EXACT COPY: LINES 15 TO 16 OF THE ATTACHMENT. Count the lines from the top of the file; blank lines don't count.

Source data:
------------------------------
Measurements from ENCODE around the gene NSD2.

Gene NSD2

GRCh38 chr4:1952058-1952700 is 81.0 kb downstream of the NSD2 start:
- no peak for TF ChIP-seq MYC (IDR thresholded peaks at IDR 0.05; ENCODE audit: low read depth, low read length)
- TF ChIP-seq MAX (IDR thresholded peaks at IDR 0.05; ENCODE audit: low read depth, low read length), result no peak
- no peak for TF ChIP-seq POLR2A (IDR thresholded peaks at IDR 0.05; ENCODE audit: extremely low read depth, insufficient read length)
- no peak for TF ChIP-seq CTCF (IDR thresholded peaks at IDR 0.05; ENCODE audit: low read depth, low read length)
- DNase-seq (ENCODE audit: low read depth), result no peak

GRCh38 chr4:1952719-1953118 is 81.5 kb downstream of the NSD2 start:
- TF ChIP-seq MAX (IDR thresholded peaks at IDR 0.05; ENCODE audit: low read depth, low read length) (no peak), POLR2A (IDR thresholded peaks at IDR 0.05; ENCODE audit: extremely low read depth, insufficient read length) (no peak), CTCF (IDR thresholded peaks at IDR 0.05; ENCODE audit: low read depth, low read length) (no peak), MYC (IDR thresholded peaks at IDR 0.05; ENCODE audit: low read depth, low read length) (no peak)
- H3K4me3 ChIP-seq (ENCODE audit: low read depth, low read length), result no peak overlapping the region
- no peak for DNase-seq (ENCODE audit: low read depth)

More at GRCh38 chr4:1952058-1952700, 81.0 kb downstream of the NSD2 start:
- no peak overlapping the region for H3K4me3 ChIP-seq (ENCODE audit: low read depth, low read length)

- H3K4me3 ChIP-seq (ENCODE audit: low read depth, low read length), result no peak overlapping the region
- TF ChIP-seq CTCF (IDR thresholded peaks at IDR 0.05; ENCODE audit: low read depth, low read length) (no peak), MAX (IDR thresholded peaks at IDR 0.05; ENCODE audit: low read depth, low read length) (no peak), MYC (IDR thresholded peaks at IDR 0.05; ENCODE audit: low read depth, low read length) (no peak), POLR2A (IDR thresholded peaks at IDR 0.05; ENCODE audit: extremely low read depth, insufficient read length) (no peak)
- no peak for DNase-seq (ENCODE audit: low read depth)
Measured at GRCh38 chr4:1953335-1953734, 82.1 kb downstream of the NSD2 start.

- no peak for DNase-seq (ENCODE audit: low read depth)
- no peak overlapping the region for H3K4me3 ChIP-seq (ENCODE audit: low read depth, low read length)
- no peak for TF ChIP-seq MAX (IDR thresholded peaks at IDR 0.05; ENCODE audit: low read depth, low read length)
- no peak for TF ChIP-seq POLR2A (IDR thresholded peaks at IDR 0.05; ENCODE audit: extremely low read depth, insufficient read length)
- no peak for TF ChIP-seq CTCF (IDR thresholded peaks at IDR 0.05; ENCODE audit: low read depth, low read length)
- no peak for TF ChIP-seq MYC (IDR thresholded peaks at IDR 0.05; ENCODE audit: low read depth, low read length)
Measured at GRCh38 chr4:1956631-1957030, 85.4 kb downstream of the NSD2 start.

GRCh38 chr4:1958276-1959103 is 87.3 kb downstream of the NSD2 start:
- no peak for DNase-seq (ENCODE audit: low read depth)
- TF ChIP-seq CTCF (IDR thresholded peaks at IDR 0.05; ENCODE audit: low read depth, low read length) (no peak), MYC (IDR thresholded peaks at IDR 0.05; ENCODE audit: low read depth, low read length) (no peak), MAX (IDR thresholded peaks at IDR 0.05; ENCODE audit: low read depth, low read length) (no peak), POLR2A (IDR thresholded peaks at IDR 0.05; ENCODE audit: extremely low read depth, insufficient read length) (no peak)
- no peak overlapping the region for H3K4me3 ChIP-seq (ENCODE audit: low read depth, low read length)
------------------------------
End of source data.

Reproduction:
- H3K4me3 ChIP-seq (ENCODE audit: low read depth, low read length), result no peak overlapping the region
- TF ChIP-seq CTCF (IDR thresholded peaks at IDR 0.05; ENCODE audit: low read depth, low read length) (no peak), MAX (IDR thresholded peaks at IDR 0.05; ENCODE audit: low read depth, low read length) (no peak), MYC (IDR thresholded peaks at IDR 0.05; ENCODE audit: low read depth, low read length) (no peak), POLR2A (IDR thresholded peaks at IDR 0.05; ENCODE audit: extremely low read depth, insufficient read length) (no peak)